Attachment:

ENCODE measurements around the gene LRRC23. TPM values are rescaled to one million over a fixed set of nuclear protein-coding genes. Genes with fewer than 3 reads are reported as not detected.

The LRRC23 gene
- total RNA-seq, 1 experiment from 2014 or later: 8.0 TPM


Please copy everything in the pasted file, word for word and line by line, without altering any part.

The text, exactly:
ENCODE measurements around the gene LRRC23. TPM values are rescaled to one million over a fixed set of nuclear protein-coding genes. Genes with fewer than 3 reads are reported as not detected.

The LRRC23 gene
- total RNA-seq, 1 experiment from 2014 or later: 8.0 TPM